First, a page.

People line up to vote in Botswana's general elections at the Masa primary school in Gaborone. Polls opened in Botswana on Wednesday as the long-peaceful southern African nation faces what is expected to be its tightest election in history. Picture: Jerome Delay/AP
Fierce and vocal in his criticism of his former party, the Botswana Democratic Party (BDP), former president Ian Khama voted on Wednesday but remained mum on who he voted for. 

This was contrary to the known public stance he has taken since May this year when he left the ruling party and said he did not have a party yet but will support the opposition Umbrella for Democratic Change (UDC) fight the BDP. Although he retired as Botswana’s President in March last year, Khama’s shadow still looms large in Wednesday’s elections of the landlocked and semi-arid Southern African country of 2.3 million people. 

Writing on his Facebook page which is followed and liked by almost 500 000 people after voting with his brother, Khama, the son of Seretse Khama, another Khama who ruled Botswana after gaining independence from Britain in 1966, said every vote counts. 

“This morning I exercised my right as a citizen by voting as I believe this will help us in building our country. Remember your vote counts!,” he wrote and said nothing about his support for UDC. 

With the elections largely being a contest between BDP and UDC, Khama was expected to swing the vote in favour of the latter. But the BDP was very confident of victory, with its candidate Mokgweetsi E. K. Masisi indicating that he was ready to return to office again.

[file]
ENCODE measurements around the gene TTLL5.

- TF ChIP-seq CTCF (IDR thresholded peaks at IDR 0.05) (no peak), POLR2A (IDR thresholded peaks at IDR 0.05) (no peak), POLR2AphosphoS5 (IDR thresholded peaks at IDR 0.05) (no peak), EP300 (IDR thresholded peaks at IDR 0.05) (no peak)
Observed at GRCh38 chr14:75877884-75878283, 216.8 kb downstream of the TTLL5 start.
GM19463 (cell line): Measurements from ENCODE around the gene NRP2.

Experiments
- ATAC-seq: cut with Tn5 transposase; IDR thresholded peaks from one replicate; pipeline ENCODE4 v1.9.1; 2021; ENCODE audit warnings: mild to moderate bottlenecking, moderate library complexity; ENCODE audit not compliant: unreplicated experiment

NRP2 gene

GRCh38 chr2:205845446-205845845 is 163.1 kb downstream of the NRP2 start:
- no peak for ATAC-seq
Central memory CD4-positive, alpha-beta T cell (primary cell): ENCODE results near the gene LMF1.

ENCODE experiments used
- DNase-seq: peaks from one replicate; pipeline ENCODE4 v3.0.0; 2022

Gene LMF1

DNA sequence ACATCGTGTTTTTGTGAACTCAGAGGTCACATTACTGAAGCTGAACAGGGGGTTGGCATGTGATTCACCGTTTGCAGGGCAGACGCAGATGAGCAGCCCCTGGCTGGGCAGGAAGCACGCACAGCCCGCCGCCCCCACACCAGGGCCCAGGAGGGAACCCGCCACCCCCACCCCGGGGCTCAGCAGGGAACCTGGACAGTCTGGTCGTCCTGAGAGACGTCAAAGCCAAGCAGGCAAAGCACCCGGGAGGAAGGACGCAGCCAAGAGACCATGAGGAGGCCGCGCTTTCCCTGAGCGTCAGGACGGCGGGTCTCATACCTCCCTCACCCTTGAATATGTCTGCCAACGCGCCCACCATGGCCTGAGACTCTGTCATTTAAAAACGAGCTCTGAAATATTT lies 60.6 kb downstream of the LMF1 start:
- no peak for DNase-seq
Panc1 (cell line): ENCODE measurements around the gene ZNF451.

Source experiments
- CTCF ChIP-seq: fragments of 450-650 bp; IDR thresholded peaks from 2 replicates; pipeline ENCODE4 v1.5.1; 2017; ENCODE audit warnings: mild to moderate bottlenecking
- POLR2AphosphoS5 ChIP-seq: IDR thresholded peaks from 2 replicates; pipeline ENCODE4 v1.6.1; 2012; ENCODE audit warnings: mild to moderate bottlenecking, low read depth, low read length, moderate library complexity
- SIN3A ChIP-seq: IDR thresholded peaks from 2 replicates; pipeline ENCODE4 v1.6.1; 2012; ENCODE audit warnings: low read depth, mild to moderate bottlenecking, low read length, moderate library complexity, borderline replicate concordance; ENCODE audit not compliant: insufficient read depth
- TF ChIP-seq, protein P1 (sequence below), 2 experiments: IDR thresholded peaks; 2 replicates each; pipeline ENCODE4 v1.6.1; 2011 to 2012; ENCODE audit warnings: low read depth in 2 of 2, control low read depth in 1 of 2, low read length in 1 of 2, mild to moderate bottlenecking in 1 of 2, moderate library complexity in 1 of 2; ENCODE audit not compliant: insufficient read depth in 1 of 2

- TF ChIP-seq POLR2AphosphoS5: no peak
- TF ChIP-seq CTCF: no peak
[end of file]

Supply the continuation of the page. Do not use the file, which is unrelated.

“Batswana, thank you for your support of the BDP - Tsholetsa Domkrag, we look forward to governing with you again and to continue Botswana’s transformation for a better and brighter future to Advance Together Towards A More Inclusive Economy! #VoteBDP#ItsEasyWithMasisi #RebirthOfTheBDP,” he wrote on his Facebook page hours before voting started. 

Masisi is up against Duma Boko, the leader of the UDC and it remains to be seen how the voting will pan out. 

The UDC has already complained about rigging of votes, harassment of its supporters and pleaded with its members to report anything suspicious or fraudulent to us today and we will deal with it anonymously and immediately.

Commenting about possible outcome, Qalakaliboli Dlamini, a Swazi political commentator and writer who lived and worked in Botswana for years and was there when in 2008 Khama allegedly fought and pushed Festus Mogae out of power in a soft coup, said the vote can go either way.

“The BDP has always won (elections) since independence. Whether Khama would swing the vote depends on Masisis rule for the past few years. Khama has always been a dictator! Remember that Festus Mogae had to leave power after Ian Khama demanded to be president of the BDP and started intimidating people by flying military planes all over the country. 

"People who opposed him were either found dead or tied on trees and eaten by lions in the CKGR (Central Kalahari Game Reserve). Most people fear him, Batswana are not people who want war - they are cowards! So anything can happen,” Dlamini said. 

Political Bureau